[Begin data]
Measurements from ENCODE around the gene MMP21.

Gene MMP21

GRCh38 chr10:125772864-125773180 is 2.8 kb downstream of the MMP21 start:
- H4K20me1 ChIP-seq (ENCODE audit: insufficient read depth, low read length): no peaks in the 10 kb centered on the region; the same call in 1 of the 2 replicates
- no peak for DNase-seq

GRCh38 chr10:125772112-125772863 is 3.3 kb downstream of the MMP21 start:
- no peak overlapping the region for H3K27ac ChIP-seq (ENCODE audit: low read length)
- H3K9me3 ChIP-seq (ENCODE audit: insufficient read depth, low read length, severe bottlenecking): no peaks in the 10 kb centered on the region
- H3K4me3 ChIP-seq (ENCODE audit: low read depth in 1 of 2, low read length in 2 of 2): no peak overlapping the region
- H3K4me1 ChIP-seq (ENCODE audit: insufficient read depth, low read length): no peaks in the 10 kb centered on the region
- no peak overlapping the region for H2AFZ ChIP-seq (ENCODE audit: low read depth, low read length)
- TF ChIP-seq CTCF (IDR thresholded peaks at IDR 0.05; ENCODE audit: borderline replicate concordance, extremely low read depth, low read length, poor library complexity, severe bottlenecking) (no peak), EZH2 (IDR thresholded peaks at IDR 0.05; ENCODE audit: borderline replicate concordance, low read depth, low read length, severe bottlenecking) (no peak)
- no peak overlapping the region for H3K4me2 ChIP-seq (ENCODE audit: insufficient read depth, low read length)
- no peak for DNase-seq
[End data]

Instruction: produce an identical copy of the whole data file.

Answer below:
Measurements from ENCODE around the gene MMP21.

Gene MMP21

GRCh38 chr10:125772864-125773180 is 2.8 kb downstream of the MMP21 start:
- H4K20me1 ChIP-seq (ENCODE audit: insufficient read depth, low read length): no peaks in the 10 kb centered on the region; the same call in 1 of the 2 replicates
- no peak for DNase-seq

GRCh38 chr10:125772112-125772863 is 3.3 kb downstream of the MMP21 start:
- no peak overlapping the region for H3K27ac ChIP-seq (ENCODE audit: low read length)
- H3K9me3 ChIP-seq (ENCODE audit: insufficient read depth, low read length, severe bottlenecking): no peaks in the 10 kb centered on the region
- H3K4me3 ChIP-seq (ENCODE audit: low read depth in 1 of 2, low read length in 2 of 2): no peak overlapping the region
- H3K4me1 ChIP-seq (ENCODE audit: insufficient read depth, low read length): no peaks in the 10 kb centered on the region
- no peak overlapping the region for H2AFZ ChIP-seq (ENCODE audit: low read depth, low read length)
- TF ChIP-seq CTCF (IDR thresholded peaks at IDR 0.05; ENCODE audit: borderline replicate concordance, extremely low read depth, low read length, poor library complexity, severe bottlenecking) (no peak), EZH2 (IDR thresholded peaks at IDR 0.05; ENCODE audit: borderline replicate concordance, low read depth, low read length, severe bottlenecking) (no peak)
- no peak overlapping the region for H3K4me2 ChIP-seq (ENCODE audit: insufficient read depth, low read length)
- no peak for DNase-seq